Companies across the board are increasingly desperate to find the right talent–but because of outdated hiring practices, employers may be their own worst enemy.
At the same time, millions of people are struggling to find work during a historically tight labor market. There’s a disconnect between those two patterns, but this creates an opportunity for companies who can recognize it.
According to research from the Managing the Future of Work Project at Harvard Business School, a broad cross-section of individuals in the US and Europe are eager to get a job or work more hours, but they are excluded from the employment they seek because of companies’ own hiring practices.
For their research, the report’s authors conducted a survey of over 8,000 workers and over 2,250 executives from the US, the UK, and Germany. Its authors estimate there could be as many as 27 million of these “hidden workers” in the United States, and millions more in Europe.
That’s not to say these workers are themselves hiding from employers. Quite the opposite: these are individuals who want to work, but have somehow been blocked from employment because companies fail to see what their applicants can bring to the table. The problem is that these workers are hidden from the hiring practices most employers use.
While most of the report’s information, including the worker survey data, was collected in 2020, the trend toward a labor shortage has continued since then. The US is going through an unprecedented shortage of workers, with only 58 unemployed people for every 100 job openings. In addition, the factors examined in Emsi Burning Glass’s Demographic Drought report show that worker shortages may become a permanent feature of hiring patterns. In such a difficult job market, finding hidden workers promises to be an increasingly high priority for employers.
There are three main categories within the hidden worker umbrella:
Those missing hours (workers employed part-time but wanting to work full-time)
Those missing work (unemployed but still seeking employment)
Those missing from the workforce (people who are not working or actively looking for work, but still open to employment under the right circumstances)
Each of those categories, and the category of hidden workers as a whole, represent a hugely diverse pool of individuals. Many lack traditional qualifications or come from underrepresented communities, while others carry challenges like physical or mental disabilities, a criminal record, or responsibilities as a caregiver.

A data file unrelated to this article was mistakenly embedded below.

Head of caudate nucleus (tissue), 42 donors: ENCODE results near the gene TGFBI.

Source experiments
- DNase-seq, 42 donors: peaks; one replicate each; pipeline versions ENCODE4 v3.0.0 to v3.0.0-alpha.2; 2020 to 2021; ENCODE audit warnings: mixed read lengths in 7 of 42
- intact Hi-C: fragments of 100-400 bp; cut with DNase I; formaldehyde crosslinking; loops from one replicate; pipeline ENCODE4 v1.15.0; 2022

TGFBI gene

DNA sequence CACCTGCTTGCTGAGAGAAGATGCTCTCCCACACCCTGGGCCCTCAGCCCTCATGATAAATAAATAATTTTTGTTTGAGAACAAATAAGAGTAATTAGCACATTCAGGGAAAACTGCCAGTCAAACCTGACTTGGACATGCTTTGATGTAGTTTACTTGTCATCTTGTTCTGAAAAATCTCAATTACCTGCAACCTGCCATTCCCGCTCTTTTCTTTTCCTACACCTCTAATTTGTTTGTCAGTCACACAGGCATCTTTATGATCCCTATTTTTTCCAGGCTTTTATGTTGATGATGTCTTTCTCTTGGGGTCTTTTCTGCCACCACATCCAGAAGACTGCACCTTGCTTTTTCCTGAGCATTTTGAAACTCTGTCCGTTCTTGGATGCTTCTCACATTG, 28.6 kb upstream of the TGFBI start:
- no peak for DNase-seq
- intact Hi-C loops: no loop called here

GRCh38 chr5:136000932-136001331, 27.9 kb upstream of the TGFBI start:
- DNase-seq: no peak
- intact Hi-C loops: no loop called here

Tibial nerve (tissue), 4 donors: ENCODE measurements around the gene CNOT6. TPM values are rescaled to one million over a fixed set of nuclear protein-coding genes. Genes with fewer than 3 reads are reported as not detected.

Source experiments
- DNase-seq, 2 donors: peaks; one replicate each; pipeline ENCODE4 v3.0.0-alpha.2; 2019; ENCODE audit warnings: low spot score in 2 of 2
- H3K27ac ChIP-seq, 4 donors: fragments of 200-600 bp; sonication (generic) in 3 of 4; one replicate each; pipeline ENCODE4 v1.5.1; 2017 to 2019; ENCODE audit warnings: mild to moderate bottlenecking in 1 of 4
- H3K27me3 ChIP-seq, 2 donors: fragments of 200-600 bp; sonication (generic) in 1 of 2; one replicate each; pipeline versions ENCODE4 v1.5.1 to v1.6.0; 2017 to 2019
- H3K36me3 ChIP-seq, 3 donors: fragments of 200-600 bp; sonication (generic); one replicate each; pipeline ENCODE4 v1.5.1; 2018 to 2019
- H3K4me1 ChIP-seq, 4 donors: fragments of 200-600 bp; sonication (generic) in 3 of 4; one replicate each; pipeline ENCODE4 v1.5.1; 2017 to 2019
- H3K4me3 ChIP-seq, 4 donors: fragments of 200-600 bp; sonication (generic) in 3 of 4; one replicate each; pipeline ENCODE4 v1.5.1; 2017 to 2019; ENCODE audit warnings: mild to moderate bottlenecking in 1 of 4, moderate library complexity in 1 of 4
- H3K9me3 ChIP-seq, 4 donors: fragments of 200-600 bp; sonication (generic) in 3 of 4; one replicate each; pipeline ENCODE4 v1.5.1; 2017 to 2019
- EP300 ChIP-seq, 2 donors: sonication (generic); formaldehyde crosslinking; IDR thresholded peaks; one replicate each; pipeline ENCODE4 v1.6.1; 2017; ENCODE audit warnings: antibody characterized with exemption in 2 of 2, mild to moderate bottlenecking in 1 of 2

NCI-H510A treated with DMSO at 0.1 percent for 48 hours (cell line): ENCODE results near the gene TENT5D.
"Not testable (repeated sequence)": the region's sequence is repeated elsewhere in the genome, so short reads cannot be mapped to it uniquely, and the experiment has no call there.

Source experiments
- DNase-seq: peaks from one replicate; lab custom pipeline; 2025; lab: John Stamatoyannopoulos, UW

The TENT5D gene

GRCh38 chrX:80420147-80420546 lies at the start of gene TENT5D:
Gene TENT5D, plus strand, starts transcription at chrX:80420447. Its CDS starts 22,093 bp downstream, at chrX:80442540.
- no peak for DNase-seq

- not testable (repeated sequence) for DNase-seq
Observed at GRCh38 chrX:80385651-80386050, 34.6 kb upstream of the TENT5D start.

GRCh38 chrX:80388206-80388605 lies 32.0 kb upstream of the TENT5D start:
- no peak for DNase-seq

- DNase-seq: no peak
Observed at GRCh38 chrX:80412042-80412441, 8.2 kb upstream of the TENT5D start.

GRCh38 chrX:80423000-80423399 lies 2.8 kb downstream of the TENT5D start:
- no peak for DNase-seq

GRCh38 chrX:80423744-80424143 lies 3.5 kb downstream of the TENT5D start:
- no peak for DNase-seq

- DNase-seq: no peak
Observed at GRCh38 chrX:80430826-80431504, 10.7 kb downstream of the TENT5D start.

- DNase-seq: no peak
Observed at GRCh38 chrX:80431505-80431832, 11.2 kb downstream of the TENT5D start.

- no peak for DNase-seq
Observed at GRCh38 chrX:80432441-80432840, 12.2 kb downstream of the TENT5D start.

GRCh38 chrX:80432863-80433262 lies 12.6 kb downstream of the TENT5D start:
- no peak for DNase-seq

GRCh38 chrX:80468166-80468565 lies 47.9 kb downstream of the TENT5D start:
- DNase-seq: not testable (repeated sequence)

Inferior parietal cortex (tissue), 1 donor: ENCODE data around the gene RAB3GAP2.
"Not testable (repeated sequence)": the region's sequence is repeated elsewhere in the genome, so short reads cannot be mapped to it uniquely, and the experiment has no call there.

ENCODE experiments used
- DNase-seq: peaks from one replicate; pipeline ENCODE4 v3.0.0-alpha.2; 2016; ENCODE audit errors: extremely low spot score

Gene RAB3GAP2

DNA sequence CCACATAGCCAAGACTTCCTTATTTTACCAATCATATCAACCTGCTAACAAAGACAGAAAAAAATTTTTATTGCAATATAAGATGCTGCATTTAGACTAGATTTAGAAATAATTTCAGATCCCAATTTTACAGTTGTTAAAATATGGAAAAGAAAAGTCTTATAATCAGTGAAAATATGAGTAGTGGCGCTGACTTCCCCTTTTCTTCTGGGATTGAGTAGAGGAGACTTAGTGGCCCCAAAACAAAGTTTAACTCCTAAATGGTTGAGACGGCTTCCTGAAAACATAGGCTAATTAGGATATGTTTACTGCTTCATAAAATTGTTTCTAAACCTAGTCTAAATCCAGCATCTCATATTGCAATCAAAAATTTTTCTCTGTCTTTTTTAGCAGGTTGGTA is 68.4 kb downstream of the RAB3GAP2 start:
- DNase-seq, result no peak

Because there are so many of these workers, representing so many demographics, their potential re-absorption into the workforce could have a massive impact on the labor market.
So what are the obstacles preventing hidden workers from being hired—and how employers overcome them?
Job descriptions are outdated.
Often, recruiters add new skills, experience, and education requirements to existing job descriptions, rather than starting from scratch. That may save time for the company, but doesn’t serve its best interest. Applicants need to know exactly what a job will require, and that starts with an accurate job posting with must-have skills, not one loaded down with legacy or “nice to have” requirements and attributes.
In 2021, a collaborative report by Emsi Burning Glass and The Conference Board showed employers are attempting to combat labor shortages by rethinking their job descriptions— for example, dropping degree requirements and adding their own employee training programs.
Applicant Tracking Systems are calibrated inefficiently.
When most ATS software platforms sort a pool of applicants, it uses “negative” logic to filter out those who lack required skills. In other words, the system looks for reasons (like gaps in employment history) to knock applicants out of contention. This provides the hiring team with a solid pool of candidates, but it excludes countless others who may still be a good fit. At a time when companies are in a dogfight for talent, that’s not always the best choice. An “affirmative” ATS logic ranks potential employees by the abilities and skills they do possess, a configuration that will often be more efficient and inclusive.
Businesses continue to put more focus on diversity, equity, and inclusion, but as an employer, your motivation in expanding recruitment should go beyond corporate citizenship. This is a competitive advantage. Finding and hiring hidden workers alleviates skill shortages, diversifies your workforce, and puts you in a position to succeed well into the future.
For more research on the challenges facing employers (and how to solve them), read our 2022 Talent Playbook and check out our resources for corporate talent strategy.